But that’s a bit easy, to point out the inconsistent framework of what’s to be loved, and what’s to be used (I must reference that reluctant philosopher, Ferdinand the Duck, from BABE: animals with no [perceived] use have the most important use of all.…). What is striking, on deeper consideration of Lakatos’ work, is that we – humans – like to forget that we’re also animals, that we are part of the [eco]system, dependant and inextricably woven into it, and cannot survive without it (whereas it could survive – and perhaps prosper – without us….).
Perhaps the subject of one of the portraits is less about an idea than to offer us a reflection of being “pig headed” (this allusion to wilful ignorant stubbornness, typically, seems to insult pigs unfairly when it is, in the end, about “us” as humans…).
Other works (the angry looking chicken, the sad eyed and seemingly disappointed bovine centrepiece, the regal and “exotic” tiger) suggest other ways in which the artist’s concerns play out in society. Sadly, I can mention many recent news stories regarding the mistreatment of animals to ‘feed the machine’, from the stories of abuse of chickens in massive factory farms to the ongoing grotesque production of veal (and for the record, I’m NOT a vegetarian or vegan, but I know from my time in rural spaces on the prairies that consumption need not equal cruelty…but that might lead to a discussion about capitalism, and how it, in its worst forms, echoes that evangelical blather I cited, that just “because you can, means you should”…). The tiger headed portrait (or human bodied tiger?) reminds me of a documentary I saw the other night about ongoing extinctions and encroachments into habitats, and let us all note that the new President of Brazil seems to think Climate Change is a communist, anti christian plot. This is your “steward” of the rain forest.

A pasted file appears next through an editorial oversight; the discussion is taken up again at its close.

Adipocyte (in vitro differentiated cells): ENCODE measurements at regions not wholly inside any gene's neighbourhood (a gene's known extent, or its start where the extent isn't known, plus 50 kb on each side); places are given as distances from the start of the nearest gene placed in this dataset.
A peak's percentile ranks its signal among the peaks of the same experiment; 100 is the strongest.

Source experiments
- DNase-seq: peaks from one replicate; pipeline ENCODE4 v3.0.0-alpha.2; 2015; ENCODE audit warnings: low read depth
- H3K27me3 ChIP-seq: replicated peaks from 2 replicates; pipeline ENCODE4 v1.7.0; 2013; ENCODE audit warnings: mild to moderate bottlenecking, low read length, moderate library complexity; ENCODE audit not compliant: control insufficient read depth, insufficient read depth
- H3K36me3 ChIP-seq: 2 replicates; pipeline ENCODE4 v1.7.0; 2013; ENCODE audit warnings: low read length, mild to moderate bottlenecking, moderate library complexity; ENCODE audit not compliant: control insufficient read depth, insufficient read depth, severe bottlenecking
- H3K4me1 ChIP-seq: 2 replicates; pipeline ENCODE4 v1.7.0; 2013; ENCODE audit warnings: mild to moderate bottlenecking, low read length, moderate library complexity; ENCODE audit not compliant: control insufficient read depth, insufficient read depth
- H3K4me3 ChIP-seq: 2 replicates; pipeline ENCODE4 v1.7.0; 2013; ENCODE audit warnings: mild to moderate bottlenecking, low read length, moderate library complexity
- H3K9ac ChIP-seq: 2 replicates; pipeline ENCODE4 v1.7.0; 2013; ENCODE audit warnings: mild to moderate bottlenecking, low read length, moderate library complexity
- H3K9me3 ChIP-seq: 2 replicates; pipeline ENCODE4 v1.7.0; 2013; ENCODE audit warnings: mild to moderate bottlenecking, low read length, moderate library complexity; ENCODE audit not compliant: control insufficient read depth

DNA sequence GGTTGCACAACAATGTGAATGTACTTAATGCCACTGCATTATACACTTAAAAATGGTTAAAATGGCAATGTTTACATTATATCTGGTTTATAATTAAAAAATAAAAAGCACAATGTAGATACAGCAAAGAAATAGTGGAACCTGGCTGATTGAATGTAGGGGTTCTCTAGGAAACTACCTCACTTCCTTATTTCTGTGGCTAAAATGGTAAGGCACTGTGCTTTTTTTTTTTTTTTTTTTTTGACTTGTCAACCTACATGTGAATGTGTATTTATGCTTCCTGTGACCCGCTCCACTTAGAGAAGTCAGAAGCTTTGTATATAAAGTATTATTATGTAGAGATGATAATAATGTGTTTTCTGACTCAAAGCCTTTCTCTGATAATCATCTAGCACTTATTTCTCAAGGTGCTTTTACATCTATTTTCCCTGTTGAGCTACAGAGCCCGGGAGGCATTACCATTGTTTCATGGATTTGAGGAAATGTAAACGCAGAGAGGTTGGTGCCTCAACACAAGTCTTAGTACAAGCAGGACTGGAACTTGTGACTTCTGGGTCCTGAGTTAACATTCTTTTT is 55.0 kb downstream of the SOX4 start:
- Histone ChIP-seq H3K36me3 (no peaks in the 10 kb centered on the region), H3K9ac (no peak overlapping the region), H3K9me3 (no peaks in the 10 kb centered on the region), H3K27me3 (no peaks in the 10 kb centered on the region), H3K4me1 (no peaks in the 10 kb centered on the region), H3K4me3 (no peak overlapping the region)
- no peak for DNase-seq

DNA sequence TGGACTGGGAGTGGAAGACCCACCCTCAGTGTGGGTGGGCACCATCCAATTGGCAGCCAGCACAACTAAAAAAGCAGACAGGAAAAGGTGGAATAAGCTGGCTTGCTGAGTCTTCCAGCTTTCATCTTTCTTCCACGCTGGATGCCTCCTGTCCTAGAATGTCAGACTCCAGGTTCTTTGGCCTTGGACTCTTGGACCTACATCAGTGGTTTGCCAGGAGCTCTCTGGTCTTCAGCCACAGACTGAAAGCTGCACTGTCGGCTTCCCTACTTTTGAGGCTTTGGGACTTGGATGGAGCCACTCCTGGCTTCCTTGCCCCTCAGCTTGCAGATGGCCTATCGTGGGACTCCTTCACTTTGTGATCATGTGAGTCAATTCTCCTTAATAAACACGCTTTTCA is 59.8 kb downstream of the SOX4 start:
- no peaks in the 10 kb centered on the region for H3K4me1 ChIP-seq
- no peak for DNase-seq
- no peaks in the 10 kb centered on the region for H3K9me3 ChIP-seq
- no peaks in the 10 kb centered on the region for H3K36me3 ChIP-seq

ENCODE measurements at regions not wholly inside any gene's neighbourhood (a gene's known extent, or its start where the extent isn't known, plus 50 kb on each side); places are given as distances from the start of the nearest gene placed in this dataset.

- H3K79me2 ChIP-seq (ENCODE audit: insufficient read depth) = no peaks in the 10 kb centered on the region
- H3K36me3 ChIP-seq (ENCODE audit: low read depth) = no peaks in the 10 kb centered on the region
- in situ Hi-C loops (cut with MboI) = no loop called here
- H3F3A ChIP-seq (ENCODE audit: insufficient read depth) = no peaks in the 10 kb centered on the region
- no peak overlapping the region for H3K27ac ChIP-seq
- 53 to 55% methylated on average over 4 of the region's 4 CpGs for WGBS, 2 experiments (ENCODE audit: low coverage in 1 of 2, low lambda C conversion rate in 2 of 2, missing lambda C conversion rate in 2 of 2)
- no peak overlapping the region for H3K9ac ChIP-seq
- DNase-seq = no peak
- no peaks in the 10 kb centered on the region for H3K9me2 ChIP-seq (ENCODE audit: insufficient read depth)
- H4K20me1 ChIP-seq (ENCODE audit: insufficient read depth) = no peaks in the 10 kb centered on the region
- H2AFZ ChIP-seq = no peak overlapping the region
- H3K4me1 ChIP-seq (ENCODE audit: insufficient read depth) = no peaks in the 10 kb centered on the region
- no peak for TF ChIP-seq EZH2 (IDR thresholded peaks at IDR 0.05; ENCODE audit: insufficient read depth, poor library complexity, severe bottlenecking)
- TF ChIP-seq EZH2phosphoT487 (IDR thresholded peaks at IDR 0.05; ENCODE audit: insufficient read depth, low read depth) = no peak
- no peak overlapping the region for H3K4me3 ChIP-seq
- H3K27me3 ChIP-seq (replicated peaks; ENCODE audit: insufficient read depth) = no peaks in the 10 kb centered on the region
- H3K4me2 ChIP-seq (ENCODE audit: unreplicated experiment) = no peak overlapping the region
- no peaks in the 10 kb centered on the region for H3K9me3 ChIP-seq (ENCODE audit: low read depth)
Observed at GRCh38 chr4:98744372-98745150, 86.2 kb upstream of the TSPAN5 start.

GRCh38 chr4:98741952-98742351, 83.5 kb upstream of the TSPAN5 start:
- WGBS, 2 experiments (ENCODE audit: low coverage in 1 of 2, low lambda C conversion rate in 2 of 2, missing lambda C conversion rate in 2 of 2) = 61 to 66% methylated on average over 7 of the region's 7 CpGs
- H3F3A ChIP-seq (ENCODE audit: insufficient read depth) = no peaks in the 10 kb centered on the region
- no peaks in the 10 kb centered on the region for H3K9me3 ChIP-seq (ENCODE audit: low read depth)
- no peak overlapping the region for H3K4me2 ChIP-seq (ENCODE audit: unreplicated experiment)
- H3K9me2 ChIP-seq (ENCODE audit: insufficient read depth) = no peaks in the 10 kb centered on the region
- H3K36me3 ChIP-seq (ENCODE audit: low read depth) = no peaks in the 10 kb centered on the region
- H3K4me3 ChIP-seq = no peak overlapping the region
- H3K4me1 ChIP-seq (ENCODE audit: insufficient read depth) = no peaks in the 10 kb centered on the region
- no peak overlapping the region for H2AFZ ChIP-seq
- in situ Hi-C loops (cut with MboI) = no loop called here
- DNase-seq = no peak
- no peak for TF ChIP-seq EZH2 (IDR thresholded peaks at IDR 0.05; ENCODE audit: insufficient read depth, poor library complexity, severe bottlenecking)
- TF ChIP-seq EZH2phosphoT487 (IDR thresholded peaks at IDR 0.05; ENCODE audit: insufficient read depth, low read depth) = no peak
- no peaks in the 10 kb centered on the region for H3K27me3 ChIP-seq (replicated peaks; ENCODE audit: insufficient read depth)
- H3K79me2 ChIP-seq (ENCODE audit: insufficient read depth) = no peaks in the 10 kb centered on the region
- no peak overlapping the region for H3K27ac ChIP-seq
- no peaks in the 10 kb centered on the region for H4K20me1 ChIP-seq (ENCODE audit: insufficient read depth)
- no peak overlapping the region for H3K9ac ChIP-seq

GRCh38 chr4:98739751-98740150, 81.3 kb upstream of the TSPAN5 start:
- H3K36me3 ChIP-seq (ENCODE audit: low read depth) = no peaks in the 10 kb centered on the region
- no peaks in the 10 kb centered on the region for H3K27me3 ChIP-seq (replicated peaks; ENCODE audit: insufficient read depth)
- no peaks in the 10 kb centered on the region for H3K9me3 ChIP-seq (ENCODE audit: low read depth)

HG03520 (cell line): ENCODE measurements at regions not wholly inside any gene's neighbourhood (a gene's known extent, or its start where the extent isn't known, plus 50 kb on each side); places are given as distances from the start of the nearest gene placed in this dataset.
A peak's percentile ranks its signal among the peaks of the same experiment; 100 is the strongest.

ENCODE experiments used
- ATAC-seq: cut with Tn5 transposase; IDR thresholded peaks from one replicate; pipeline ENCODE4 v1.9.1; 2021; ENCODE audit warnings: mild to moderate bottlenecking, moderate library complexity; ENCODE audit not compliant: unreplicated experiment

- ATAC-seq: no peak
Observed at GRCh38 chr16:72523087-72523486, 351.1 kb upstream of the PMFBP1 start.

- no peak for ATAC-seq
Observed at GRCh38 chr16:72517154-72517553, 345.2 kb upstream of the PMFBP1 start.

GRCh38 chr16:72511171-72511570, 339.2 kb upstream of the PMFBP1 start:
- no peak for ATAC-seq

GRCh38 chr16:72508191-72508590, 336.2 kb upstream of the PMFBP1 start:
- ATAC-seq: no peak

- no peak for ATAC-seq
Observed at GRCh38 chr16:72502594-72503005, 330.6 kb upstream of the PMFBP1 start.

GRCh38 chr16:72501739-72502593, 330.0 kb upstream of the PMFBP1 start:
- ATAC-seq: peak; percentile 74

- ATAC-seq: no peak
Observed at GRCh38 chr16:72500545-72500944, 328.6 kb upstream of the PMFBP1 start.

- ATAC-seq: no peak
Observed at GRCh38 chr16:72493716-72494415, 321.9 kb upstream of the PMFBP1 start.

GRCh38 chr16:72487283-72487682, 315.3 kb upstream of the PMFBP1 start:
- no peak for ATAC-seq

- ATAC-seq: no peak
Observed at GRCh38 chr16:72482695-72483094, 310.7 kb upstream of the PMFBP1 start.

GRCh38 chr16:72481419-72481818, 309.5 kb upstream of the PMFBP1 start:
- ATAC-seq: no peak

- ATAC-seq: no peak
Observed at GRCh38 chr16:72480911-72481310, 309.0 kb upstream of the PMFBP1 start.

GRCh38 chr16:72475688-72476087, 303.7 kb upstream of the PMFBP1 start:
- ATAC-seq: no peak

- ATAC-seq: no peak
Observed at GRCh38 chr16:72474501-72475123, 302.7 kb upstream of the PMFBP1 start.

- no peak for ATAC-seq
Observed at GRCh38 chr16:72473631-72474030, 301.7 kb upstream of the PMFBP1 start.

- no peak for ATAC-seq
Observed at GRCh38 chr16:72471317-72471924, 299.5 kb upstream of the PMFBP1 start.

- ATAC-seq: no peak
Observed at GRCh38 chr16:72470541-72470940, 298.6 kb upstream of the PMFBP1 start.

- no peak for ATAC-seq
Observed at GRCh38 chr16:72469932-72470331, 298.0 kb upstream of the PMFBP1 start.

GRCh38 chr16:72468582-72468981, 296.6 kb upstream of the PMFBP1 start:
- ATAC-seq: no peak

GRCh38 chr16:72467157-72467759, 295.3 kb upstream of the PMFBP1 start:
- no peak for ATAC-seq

However, I want to end on a different note: perhaps its because when visiting an exhibition in the VISA Gallery I saw that in conjunction with Emma Mary Sked’s delightful clothe animals, she interspersed books in the gallery, including Atwood’s Oryx and Crake. The final in that trilogy (MaddAddam) sees the escaped, scientifically enhanced Pigoons start to be seen, and acting, as equals to the surviving humans (they will not tolerate being made into “smelly bones” anymore, and see the humans as necessary, if ignorant – to quote Babe again – allies). So, perhaps describing the Oryx / Year of the Flood / MaddAddam trilogy as dystopia is only true on one level – for humans – and is closer to a utopia for those beings whom only can hope for better.
Lakatos’ pieces are a mixture of mediums (captured and created, with lens and with brush), and she’s a photographer and painter currently studying at the University of Waterloo. These works are on display at Beechwood Donuts on at 165 St. Paul Street in downtown St. Catharines, into 2019.
All images courtesy the artist and more of her work can be seen here.
Bart Gazzola (also known as #artcriticfromhell) is an arts writer/critic who has published with Magenta Magazine, Canadian Art, New Art Gazette, Galleries West, PrairieSeen, Long Exposure and BlackFlash (where he was Editorial Chair for 3 years). He is Assistant Editor at thesound.rocks and a frequent contributor to various cultural spaces in Niagara.